Thankfully, there is clear appetite in Government to energise affordable housing supply over the longer term – as shown by the recent announcement to lift councils’ housebuilding borrowing cap.
But we must ensure that these homes are suited to those who really need the support.
By delivering more homes for Social Rent, we can ensure that the renters struggling the most are protected when costs rise rapidly in the private market.
Back in the early 2000s, for every family with kids living in the private rented sector (PRS) there were nine that owned their own home. By 2016 that ratio had collapsed to 2:1. Over the same period, we barely changed the way the PRS works so it’s high time that the government introduced longer tenancies to give stability to all renters, particularly the 1.8m families with children in the PRS.
Scotland have already introduced indeterminate tenancies and the government should follow suit. Of course, this should include a sensible set of break clauses to allow landlords to repossess for legitimate reasons. This change would be a marked improvement on the current situation in which once the ‘initial term’ of a tenancy ends a landlord is able to evict residents with just two months’ notice, and need not give any reason for their decision.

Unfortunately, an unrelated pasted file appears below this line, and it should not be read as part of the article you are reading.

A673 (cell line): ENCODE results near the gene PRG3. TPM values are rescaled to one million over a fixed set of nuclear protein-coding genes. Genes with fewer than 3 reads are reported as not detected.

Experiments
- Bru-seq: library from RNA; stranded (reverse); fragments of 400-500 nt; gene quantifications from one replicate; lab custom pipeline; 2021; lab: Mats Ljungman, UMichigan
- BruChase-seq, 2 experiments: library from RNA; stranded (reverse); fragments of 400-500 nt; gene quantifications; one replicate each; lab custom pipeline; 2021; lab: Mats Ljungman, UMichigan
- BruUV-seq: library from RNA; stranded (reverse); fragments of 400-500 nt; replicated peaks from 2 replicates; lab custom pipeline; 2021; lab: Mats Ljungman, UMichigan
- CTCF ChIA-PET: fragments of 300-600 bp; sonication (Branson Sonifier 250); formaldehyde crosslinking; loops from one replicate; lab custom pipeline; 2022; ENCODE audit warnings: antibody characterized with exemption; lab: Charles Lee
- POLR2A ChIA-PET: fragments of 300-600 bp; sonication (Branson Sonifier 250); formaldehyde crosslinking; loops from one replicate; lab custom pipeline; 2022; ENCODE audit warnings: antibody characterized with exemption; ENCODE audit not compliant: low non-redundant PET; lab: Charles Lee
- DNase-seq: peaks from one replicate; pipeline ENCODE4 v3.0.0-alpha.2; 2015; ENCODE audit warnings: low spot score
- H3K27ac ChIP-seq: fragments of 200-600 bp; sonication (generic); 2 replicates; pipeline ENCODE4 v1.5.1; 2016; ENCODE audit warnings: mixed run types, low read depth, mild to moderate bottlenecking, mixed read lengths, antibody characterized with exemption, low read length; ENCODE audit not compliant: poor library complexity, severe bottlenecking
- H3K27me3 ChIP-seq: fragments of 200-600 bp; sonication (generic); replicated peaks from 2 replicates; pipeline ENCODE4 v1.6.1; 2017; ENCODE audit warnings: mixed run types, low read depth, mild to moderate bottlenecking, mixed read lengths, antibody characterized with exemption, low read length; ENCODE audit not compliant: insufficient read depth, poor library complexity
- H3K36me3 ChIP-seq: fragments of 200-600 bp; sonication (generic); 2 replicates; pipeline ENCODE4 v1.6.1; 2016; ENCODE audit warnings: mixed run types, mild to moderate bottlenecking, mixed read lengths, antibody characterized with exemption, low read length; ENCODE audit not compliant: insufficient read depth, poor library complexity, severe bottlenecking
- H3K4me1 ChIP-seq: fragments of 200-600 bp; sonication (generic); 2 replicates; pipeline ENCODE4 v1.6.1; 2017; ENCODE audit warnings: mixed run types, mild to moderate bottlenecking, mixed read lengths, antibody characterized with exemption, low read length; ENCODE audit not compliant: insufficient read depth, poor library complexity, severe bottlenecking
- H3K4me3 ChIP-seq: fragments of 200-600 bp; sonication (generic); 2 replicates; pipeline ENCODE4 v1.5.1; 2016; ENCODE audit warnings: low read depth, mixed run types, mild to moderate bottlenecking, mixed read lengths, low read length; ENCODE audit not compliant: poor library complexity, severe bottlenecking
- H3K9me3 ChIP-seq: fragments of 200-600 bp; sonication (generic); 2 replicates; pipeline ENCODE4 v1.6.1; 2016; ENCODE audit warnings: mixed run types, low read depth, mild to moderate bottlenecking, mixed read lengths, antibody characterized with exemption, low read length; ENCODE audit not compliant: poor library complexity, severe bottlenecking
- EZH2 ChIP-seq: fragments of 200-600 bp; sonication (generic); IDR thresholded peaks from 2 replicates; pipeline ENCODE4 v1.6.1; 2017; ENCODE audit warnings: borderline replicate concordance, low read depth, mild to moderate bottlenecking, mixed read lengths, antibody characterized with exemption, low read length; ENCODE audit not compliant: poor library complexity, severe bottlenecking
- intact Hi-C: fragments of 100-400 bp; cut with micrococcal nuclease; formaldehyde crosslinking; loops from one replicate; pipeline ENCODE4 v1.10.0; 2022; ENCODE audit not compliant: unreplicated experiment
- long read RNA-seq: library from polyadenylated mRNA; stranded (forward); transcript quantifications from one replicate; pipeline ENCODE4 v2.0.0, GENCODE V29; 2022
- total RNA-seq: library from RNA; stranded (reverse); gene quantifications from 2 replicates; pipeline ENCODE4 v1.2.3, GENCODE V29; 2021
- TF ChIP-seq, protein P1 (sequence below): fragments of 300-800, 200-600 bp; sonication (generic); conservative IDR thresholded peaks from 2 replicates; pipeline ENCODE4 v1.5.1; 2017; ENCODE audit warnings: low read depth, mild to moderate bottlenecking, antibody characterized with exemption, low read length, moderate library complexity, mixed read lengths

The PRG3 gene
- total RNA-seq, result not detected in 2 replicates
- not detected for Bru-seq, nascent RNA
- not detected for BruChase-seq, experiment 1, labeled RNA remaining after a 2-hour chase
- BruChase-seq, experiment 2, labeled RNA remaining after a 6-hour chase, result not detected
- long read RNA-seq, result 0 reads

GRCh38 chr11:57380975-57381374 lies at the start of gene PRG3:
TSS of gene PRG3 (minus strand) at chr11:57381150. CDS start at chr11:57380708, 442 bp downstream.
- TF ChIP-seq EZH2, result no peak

Rental spikes are a source of insecurity in the PRS too. For this reason, the government should also consider introducing light-touch rent stabilisation that limits rent rises to CPI inflation for set three-year periods. New tenants should have their annual rent rises limited to a maximum of CPI inflation for three years after which a rent review can be undertaken. At this point, the landlord can increase rents above CPI so long as they can demonstrate the new level is in line with market norms and/or that it reflects significant improvements to the property.
Tenants have to find large sums of cash – often six weeks-worth of rent – to pay a deposit at the start of their tenancy. This summer, the CPS published ‘Down with Deposits: The Case for Rental Insurance’ by Brian Sturgess, arguing for a realistic alternative.
Finding the cash for a deposit is a challenge for most tenants. Many are young professionals without savings or established credit files, and so have to rely on expensive short-term loans. If they have the money saved, in handing it over to the landlord, inflation eats away at it and they lose any interest they might have earned on it. At the end of tenancy, they often find that getting the deposit back is harder than it ought to be – indeed, according to the English Housing Survey, only 62% of tenants have their deposit returned in full.
Our paper proposes an insurance system as an alternative. Rather than paying a large up-front sum, tenants would pay a small sum to a scheme that would payout to cover the cost of damages when necessary. A YouGov poll carried out on behalf of the CPS found that a majority of tenants would prefer an insurance option (‘Don’t Know’ excluded).
In order to promote this option, the Government should amend existing legislation to make free-market deposit-replacement solutions easier, regulate the deposit-replacement market via the FCA, and perhaps agree to waive the Insurance Premium Tax for the product.
We believe this would be a market-based solution to a genuine problem.